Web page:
Griffey's 549th homer snaps tie with Schmidt on all-time list

CLEVELAND (AP) -- Jeremy Sowers quickly learned what 349 other

big league pitchers already knew -- Ken Griffey Jr. can hit a


Elias Says

Ken Griffey Jr.
Griffey Jr.
Ken Griffey Jr. hit the 549th home run of his career in the Reds' victory at Cleveland. Griffey's shot came off Indians starter Jeremy Sowers, in his first game in the majors. The highest career-homer number for any player against a pitcher making his major league debut was by Hank Aaron, who welcomed the Dodgers' Rex Hudson to the majors with his 726th homer in the only game of Hudson's big league career (July 27, 1974).

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Griffey and Adam Dunn each hit a two-run homer to help the

Cincinnati Reds to their first series victory over the Cleveland Indians in nine years with a 4-2 victory Sunday. Both connected in

the fourth inning to ruin Sowers' much-anticipated major league


"They've been there, done that a lot more than the average

person," Sowers said, referring to two sluggers who have a

combined 731 career homers. "The first one was to a future Hall of

Famer. It won't be the last."

Griffey's 549th homer -- off 350 different pitchers -- broke a tie

with Hall of Famer Mike Schmidt and gave him sole possession of

11th place on the career list, 14 behind Reggie Jackson.

"I swung at the first pitch the first time," said Griffey, who

flied out to end the first. "The second time I tried to be a

little more patient. I got a pitch and was able to hit it."

Elizardo Ramirez (3-6) pitched 6 1-3 innings for his first win

in six starts since May 23 as the Reds took two of three in the

series. Cincinnati had not won a series from its state rival since

the first year of interleague play in 1997, going 0-5-2 since.

Todd Coffey needed only five pitches to throw a perfect ninth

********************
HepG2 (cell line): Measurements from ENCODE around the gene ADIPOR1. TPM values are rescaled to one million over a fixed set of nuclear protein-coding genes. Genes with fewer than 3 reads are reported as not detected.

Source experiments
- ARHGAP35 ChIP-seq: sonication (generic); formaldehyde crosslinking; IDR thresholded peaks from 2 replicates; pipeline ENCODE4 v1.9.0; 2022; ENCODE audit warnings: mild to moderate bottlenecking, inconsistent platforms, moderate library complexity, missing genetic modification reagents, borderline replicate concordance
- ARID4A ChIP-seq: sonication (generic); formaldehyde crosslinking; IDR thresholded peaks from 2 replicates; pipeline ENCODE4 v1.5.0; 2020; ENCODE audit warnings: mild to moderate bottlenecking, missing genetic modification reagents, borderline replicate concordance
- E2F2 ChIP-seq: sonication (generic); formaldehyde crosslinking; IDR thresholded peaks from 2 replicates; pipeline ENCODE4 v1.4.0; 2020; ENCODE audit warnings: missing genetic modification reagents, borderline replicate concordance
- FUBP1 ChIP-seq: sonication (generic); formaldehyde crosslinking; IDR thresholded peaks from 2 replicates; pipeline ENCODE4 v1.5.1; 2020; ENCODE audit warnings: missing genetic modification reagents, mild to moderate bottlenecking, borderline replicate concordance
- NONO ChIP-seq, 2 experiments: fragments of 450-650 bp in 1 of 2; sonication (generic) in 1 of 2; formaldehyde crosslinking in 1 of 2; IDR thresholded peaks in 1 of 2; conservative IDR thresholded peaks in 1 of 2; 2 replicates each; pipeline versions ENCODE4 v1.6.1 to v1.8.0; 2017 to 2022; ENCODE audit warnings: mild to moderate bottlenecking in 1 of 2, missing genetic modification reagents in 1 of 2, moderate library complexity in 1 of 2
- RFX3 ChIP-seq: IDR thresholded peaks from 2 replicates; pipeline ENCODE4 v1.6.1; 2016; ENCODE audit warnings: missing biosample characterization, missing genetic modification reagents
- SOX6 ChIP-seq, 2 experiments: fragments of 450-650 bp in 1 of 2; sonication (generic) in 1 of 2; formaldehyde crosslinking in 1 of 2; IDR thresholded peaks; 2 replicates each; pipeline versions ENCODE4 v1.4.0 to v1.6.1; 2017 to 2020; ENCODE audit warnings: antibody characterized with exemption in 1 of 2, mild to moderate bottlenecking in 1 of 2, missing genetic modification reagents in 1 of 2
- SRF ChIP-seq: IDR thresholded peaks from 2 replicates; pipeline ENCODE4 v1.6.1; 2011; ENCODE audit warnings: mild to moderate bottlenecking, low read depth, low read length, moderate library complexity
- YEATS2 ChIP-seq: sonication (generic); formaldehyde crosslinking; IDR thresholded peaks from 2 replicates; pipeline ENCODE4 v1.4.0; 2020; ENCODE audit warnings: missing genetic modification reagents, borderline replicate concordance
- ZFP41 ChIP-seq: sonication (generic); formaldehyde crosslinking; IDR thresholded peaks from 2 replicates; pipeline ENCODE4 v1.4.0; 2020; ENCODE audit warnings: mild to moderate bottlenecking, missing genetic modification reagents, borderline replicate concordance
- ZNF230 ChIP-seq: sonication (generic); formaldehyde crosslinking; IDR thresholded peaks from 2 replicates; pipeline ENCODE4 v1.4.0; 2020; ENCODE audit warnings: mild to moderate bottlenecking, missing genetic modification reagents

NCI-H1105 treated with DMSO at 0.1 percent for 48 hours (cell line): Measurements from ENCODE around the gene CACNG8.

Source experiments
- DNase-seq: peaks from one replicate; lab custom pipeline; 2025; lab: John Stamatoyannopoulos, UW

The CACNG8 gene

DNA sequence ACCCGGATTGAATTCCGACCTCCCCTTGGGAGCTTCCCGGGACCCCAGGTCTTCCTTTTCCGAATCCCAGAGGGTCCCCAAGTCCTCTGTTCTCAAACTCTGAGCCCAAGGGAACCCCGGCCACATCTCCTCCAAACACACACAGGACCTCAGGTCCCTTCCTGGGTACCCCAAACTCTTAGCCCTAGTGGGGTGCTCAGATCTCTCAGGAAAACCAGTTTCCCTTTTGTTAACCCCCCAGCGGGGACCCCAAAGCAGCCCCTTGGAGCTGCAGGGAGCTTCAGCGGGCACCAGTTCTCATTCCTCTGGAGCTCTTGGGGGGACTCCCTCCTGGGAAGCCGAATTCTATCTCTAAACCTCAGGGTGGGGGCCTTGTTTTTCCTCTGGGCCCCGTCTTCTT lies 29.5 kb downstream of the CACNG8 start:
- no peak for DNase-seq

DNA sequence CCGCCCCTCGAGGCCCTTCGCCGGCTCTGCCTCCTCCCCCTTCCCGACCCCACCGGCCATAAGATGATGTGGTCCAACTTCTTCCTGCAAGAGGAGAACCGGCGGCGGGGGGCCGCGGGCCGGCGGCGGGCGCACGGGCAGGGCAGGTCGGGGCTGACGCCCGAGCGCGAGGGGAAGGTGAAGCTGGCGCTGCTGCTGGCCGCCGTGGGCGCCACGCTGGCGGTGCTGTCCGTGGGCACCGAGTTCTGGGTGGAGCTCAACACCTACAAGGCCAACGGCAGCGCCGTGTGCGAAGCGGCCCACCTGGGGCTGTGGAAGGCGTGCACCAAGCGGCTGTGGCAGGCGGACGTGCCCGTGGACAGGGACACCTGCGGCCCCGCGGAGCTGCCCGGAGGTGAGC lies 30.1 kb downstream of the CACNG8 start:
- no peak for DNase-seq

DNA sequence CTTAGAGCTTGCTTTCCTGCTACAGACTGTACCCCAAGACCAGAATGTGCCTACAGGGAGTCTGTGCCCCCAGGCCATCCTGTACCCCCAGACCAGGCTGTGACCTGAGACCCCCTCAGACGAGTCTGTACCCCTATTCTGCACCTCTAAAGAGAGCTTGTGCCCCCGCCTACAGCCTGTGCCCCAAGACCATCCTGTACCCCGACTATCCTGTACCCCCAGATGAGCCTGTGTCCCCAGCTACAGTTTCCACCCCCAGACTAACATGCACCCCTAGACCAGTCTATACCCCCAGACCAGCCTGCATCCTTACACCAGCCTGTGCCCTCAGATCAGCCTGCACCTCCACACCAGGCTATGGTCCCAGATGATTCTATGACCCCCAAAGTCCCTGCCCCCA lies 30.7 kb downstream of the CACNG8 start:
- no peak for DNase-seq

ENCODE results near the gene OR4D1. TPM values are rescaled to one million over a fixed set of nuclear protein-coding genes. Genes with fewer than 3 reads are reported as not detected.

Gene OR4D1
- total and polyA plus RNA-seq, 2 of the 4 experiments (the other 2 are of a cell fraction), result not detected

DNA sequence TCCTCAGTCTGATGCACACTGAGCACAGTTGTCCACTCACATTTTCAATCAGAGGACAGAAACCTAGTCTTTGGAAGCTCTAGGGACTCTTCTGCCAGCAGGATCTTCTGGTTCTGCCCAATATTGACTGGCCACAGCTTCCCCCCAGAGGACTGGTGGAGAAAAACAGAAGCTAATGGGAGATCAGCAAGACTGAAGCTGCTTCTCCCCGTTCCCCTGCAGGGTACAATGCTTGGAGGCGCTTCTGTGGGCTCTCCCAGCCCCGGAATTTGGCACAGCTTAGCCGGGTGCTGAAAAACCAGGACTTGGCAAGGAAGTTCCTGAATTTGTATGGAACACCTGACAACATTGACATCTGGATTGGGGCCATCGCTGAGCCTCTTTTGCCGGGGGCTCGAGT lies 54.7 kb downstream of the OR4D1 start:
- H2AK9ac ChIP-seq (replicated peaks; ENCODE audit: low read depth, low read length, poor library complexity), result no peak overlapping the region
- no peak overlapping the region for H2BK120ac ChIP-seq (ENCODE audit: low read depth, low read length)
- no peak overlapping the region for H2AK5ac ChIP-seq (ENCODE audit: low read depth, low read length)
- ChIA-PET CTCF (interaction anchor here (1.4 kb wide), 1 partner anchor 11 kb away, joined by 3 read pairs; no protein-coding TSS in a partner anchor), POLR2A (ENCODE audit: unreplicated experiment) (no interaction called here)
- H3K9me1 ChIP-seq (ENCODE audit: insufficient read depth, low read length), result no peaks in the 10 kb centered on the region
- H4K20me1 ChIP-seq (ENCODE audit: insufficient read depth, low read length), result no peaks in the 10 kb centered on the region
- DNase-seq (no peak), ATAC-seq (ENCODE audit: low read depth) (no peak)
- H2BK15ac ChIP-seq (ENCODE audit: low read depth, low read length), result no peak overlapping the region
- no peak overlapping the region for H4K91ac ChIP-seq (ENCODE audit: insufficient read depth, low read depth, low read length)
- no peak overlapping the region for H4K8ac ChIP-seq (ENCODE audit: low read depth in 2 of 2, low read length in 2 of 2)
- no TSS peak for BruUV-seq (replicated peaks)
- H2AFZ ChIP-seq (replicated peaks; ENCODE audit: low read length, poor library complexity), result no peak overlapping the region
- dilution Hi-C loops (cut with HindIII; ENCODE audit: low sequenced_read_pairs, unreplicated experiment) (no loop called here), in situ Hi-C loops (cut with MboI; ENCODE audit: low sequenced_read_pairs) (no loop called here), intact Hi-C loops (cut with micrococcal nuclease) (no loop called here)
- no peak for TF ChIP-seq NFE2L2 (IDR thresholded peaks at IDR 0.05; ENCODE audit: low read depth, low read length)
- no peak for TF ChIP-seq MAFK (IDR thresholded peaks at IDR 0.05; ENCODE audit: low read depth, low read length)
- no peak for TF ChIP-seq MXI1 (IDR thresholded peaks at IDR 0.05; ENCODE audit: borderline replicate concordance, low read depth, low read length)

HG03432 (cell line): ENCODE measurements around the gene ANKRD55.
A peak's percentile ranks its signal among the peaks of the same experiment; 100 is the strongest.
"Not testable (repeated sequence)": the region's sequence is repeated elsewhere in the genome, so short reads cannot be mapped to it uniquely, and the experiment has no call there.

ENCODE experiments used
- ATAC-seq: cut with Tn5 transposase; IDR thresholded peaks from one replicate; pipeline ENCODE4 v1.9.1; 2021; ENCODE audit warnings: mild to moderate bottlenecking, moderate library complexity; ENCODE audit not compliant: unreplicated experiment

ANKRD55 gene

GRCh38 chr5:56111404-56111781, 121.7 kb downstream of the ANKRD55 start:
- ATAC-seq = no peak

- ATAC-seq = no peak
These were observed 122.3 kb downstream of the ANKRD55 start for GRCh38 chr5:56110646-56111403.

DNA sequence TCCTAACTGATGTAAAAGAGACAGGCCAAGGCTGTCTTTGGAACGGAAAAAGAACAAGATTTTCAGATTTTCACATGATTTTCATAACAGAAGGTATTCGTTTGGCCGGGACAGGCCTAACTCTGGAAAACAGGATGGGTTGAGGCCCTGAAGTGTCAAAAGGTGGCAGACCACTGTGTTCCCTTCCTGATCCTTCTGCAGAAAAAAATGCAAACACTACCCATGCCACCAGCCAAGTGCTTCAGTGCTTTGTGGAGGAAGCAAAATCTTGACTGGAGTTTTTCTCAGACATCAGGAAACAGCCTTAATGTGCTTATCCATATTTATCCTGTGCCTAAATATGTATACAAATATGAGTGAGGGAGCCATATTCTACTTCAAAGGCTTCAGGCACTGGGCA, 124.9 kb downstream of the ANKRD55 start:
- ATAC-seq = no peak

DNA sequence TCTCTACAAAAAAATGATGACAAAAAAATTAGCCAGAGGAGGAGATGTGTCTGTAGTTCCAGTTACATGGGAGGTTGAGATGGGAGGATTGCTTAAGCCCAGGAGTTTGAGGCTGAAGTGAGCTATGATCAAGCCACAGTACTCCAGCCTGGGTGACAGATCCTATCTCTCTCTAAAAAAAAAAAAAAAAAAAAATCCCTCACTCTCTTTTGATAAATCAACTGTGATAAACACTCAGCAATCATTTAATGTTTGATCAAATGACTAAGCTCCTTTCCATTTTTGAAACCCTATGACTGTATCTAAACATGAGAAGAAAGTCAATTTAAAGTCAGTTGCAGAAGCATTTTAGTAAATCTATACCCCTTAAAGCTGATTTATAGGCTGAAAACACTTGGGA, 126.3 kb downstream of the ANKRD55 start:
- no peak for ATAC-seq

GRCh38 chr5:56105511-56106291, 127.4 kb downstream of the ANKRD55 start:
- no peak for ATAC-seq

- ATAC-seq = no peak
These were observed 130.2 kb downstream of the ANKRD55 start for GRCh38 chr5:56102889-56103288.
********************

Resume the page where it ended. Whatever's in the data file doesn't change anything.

for his sixth save. The Reds won for only the fifth time in 16

games overall, though they are 11-3 on the road since May 31.

"It was a good end to our trip," manager Jerry Narron said.

"Now it would be nice if we could win some games at home."

Cleveland has lost seven of nine -- all to NL teams -- after going

15-3 in interleague play in 2005.

"We couldn't do anything offensively," manager Eric Wedge said

after the Indians dropped their seventh straight series. "I know

these guys care and the effort is there, but the mental toughness

is not."

Sowers (0-1) displayed composure despite admitting to a case of

the jitters.

"I was nervous, but worked through it," he said. "It was kind

of an overwhelming experience, but hopefully I'll make some

adjustments and do well when I face them in five days."

Sowers was drafted 20th overall in the first round by Cincinnati

in 2001, but spurned the Reds' contract offer to attend Vanderbilt

University. He signed with the Indians in 2004 after being the No.

6 overall pick.

The left-hander compiled a 23-5 record and 2.00 ERA in 42 starts

in the minors, including a 9-1 mark and 1.39 ERA in 15 starts at

Triple-A Buffalo this year.

"Obviously, he's on the fast track," Griffey said. "Everyone

is nervous in their first start, but he's up here for a reason."

Sowers allowed only a single to Rich Aurilia over the first

three innings before walking Brandon Phillips to open the fourth.

Griffey then hit a 3-1 pitch 418 feet to straightaway center for

his 13th homer and a 2-0 lead.

"I missed my spot a little here, a little there," Sowers said.

"They were not terrible pitches, just not good enough."

Aurilia singled and, one out later, Dunn hammered his 24th homer

to make it 4-0.

"He's going to be a good one," Dunn said. "It was 3-0. I

figured he doesn't walk many guys. If it was in a certain area, I

was going to swing and it was close enough to that area."

Sowers allowed five hits and four runs over five innings,

walking one and striking out three.

Limited to three singles over five innings, Cleveland scored

twice in the sixth.

Ronnie Belliard doubled to center and went to third on a single

just out of the reach of second baseman Phillips. Travis Hafner

followed with a broken-bat RBI single.

Victor Martinez then sliced an opposite-field drive that

third-base umpire Ed Rapuano ruled was inches foul. Martinez walked

to load the bases and Todd Hollandsworth hit a sacrifice fly to

make it 4-2.

Ramirez balked the runners to second and third before getting

Aaron Boone on a grounder to end the inning.Game notes
The Reds snapped their longest homerless streak of the

season at five games. ... The Reds were successful on 14 straight

steal attempts until 1B Scott Hatteberg was thrown out by Cleveland

C Kelly Shoppach in the seventh. ... Sowers' first pitch was a

called strike to Ryan Freel, who came in hitting .536 (15-for-28)

in his last six road games. ... A crowd of 33,139 brought the

three-game total to 99,138, the largest series attendance at Jacobs

Field in 2006.